boolean nobutton=true;

 

How does it know? Because if no output from the board is high, then no input to the Arduino is high either. If there's no output and hence input, either no button's being pressed on the transmitter, or the transmitter or receiver is broken. Hopefully the latter is not the case.

Finally we set a string, lastway, and make it null. This is going to help with making sure the servos are reset and don't jerk momentarily in the wrong direction.

 

We now have to declare in the setup where the signal pins of the servos are attached to the Arduino board. We do it like so:

 

void setup()

 

{

  myservo.attach(9);

   myservo1.attach(10);  // attaches the servo on pin 9 and on pin 10 to the servo objects

}

 

 

The loop is of course where all the action takes place, and we'll be calling some functions from it. Over the page we go to canter through what's happening.

 

The Meccanoid

Go Back

The task-

 

Build a transporter which is capable of carrying a bag of sugar. You can use any electronic means, but the chassis cannot be pre-made and must be made out of anything that comes to hand. It must move backwards and forwards in a straight line, and be dirigible preferrably by being able to turn on its own axis.

Control must be achieved by a wireless method and the power supply must be on-board.

 

Yes, I had to look up dirigible in a dictionary too. It means steerable. The solution-

 

Ladles and jellyspoons, Ian Lang Electronics proudly(ish) presents:  The Meccanoid.

As you can see the chassis and all of the supporting structure is made from Meccano. The load is carried inside the wheelbase making it stable, and the driving wheels at the back are attached to the horns of two continuous rotation servos. I got these from Oomlout and if you click on the picture below it takes you to their webpage:

 

This little beast packs a lot of muscle. A servo is basically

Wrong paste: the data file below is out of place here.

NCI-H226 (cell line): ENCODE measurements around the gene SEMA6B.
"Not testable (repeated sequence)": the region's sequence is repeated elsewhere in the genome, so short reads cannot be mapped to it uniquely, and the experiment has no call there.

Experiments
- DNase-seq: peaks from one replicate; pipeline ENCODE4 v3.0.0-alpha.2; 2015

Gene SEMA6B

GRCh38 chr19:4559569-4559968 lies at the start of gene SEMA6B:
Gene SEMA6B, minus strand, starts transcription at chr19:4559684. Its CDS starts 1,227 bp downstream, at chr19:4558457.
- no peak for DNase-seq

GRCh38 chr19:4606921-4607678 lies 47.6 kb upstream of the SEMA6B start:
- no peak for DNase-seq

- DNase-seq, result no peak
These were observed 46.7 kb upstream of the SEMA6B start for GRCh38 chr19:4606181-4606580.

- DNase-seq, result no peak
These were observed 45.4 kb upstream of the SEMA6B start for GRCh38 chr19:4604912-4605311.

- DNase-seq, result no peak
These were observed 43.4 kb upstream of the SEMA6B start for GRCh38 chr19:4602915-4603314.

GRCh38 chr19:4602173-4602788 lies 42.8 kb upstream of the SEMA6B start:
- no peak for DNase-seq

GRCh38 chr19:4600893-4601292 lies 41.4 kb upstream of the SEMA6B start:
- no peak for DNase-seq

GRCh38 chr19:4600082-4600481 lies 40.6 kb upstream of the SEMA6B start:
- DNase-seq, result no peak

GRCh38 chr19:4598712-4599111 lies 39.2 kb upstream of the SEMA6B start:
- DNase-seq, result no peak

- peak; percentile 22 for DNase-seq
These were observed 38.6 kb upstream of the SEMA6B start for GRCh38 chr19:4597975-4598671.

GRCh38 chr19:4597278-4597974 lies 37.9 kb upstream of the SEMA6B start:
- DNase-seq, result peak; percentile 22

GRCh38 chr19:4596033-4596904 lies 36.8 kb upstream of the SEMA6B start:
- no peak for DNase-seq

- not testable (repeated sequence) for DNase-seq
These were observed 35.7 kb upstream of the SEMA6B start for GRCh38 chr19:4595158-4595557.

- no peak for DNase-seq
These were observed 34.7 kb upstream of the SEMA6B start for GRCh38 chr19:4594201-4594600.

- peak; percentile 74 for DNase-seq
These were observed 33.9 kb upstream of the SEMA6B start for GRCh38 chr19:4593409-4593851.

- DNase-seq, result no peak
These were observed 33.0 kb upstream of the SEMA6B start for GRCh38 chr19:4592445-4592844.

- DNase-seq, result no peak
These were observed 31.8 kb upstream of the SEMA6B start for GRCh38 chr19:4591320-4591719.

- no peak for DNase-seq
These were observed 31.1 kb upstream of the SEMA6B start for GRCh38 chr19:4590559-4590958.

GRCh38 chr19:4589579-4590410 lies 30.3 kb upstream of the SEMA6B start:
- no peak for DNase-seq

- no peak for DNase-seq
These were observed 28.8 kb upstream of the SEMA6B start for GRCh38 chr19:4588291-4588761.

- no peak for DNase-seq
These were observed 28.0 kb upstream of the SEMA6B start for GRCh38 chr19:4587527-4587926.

an electric motor that can remain in one position, but the

continuous rotation variants go through a full 360 degrees

and rotate in the manner of a normal motor. You may now be

asking "well, what's the point then?" but it is this: through the

applied current and the gearbox, it produces an incredible load

of torque for its size- 4.8 kg per cm, in fact. That's more than enough

to shift that bag of Tate and Lyle on a flat surface, and a quick work-out suggests

it'd be able to hump it up a ramp of 20 degrees quite easily too. Spiffing. That's the

bunny we need then. Two of them driving one wheel each will mean that we can have

wheels going round in the same or opposite directions and joy of joys, they are just the right size to fit under a meccano baseboard. It's as if it were ordained by a benign deity.

Of course there are drawbacks. Once you start the servos rolling, it's difficult to stop them again by conventional methods. In addition, if you change direction, the servos will for a little while continue to move in the last direction they were, unless you do something to stop them. Fear not, for with a little applied geometry, observation and deduction, (i.e. guessing) these problems are not insurmountable.

 

First things first. Let's have a Fritzing diagram for the wiring:

www.oomlout.co.uk/6xaa-battery-arduino-adapter-p-201.html?zenid=1d82e623b57382e163ec4418766907a9 More>